What you miss though, is that it only worked with PS/2 and maybe serial mice, not USB mice.
It's not problem getting the blue and white UEFI though, it's actually common on a lot of non consumer devices that use UEFI, as well as most notebooks.

https://ami.com/en/products/bios-uefi-firmware/aptio-4/

Totally, post: 4077318, member: 90126"
Why not have a set of good BIOSes instead of one that is compromised? 1 for 1000/2000 CPUs and another for 3000 CPUs?
It wouldn't quite work, as if you then want to go to the 3000-series, how would you go around updating the UEFI? Your older CPU would instantly not work with the board after you updated, which might cause some problems. But otherwise it makes sort of sense.
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#38
tony359
Totally, post: 4077318, member: 90126"
Why not have a set of good BIOSes instead of one that is compromised? 1 for 1000/2000 CPUs and another for 3000 CPUs?
It'd be great but imagine then having to develop, update, test and release TWO sets of BIOS for each MB - and remember that those are free, we "paid" for them when we purchased the mobo.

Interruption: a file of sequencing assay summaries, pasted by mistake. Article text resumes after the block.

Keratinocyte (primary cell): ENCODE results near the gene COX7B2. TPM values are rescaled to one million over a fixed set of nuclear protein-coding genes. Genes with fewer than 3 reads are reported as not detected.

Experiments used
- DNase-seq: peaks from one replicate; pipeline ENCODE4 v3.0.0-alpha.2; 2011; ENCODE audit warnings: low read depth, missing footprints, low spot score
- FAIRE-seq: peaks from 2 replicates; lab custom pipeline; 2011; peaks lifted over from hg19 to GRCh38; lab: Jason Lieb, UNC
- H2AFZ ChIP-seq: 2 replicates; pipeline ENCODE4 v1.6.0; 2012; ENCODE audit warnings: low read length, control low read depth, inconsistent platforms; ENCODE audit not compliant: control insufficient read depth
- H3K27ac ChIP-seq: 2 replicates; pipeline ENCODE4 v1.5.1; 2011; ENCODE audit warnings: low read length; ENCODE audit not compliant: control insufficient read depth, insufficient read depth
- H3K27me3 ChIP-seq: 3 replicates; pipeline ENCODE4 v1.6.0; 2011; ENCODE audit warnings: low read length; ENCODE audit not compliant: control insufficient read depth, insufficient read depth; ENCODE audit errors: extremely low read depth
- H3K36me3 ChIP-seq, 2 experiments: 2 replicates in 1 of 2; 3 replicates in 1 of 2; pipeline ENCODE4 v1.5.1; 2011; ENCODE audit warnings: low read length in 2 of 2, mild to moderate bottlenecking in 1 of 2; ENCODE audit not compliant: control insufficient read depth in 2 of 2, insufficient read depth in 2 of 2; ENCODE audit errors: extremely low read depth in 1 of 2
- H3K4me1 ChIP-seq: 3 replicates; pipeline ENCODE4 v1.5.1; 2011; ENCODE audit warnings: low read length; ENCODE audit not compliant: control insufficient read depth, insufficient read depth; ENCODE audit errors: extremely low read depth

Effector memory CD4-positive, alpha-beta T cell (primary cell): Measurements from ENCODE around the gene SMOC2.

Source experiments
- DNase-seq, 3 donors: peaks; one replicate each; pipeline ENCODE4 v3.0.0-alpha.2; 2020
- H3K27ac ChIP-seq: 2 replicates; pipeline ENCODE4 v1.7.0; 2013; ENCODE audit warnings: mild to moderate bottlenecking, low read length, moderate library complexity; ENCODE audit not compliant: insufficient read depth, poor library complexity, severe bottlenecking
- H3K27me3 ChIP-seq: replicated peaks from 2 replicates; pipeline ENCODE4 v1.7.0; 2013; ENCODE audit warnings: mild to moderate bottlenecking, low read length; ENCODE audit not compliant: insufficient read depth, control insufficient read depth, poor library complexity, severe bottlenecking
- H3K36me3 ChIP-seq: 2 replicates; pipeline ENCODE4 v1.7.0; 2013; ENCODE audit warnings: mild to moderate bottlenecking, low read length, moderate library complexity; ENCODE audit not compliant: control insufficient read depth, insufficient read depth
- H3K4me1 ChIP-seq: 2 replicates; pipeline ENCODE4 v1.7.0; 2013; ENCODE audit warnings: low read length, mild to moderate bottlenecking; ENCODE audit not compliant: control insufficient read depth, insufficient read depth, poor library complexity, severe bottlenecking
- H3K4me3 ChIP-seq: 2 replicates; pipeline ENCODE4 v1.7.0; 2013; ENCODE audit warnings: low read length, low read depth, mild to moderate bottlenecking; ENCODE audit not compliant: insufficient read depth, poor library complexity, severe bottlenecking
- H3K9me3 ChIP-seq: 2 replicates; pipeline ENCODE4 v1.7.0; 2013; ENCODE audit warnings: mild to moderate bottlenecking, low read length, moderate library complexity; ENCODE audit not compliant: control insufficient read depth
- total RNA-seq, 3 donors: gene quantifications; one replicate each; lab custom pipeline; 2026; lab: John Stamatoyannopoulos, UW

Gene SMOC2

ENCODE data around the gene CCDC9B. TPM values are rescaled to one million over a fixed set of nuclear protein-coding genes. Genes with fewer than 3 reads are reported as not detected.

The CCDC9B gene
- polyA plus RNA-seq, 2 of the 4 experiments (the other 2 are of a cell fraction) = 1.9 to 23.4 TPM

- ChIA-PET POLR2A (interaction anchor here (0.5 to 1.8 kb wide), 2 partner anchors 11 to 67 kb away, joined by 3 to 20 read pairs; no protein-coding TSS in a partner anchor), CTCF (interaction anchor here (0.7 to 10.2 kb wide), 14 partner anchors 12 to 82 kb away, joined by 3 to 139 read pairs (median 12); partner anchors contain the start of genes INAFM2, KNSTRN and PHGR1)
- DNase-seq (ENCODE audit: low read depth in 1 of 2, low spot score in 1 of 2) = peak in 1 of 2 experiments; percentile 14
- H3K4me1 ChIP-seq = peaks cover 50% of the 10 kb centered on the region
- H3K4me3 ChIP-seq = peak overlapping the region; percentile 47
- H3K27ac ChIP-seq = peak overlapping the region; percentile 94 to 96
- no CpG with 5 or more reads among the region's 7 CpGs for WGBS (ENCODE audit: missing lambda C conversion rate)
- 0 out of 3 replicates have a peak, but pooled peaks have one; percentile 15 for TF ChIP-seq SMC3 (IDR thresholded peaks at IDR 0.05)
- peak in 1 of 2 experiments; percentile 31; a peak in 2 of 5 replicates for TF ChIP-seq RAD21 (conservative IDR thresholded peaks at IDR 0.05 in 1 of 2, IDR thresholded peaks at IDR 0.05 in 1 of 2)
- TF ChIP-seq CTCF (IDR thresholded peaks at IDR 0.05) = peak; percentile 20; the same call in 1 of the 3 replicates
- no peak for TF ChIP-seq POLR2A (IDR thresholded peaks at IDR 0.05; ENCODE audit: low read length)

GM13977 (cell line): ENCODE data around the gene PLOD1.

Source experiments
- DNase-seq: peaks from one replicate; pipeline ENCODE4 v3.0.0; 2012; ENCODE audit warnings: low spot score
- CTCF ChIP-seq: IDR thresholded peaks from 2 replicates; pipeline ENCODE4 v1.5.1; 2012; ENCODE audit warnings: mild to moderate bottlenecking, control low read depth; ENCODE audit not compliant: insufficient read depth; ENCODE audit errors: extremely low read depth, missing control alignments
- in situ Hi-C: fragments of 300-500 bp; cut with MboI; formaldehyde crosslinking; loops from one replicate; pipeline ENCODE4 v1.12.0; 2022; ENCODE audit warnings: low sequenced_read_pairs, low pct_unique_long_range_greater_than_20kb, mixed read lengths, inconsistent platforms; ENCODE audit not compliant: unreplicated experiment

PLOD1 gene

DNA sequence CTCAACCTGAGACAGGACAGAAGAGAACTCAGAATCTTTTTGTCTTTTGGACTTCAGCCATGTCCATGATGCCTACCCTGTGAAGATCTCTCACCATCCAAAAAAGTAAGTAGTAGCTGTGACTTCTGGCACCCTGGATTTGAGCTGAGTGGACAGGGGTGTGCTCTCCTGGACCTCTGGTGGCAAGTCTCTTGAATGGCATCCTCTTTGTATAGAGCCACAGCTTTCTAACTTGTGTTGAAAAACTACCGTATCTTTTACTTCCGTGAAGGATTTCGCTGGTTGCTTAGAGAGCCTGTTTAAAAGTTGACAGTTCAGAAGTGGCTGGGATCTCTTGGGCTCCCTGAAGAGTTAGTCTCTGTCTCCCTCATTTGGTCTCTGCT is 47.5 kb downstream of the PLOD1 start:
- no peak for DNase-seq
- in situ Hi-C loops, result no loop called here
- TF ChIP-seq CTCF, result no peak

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#39
londiste
Two sets of BIOSes will require some type of dual-BIOS switching or Flashback functionalities to be reasonably useful. Getting a different supported CPU to get the BIOS upgraded on the motherboard you just purchased to support a CPU you also just purchased is annoying enough already, making this standard operating procedure is not a good idea.
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#40
bug
londiste, post: 4077546, member: 169790"
Two sets of BIOSes will require some type of dual-BIOS switching or Flashback functionalities to be reasonably useful. Getting a different supported CPU to get the BIOS upgraded on the motherboard you just purchased to support a CPU you also just purchased is annoying enough already, making this standard operating procedure is not a good idea.
Worse, two sets of BIOSes will open you up to badmouthing because having to trade one feature for another. Not to mention lawyers will have a field day dragging you to court.
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#41
efikkan
Steevo, post: 4077367, member: 19251"
I had a windows 95 machine years ago with mouse support in the BIOS. It's too many fancy looking backgrounds and the tables for control and support.
You mean winbios?
It doesn't take many lines of assembly to implement basic mouse support.
But the fancy BIOS GUIs is beside the point, that's not the problem. The size of that bloatware should be known to the motherboard maker, the problem is when adding support for new CPUs needing new firmware, which grows every time there is a new lineup or even possibly if they expand the current lineup.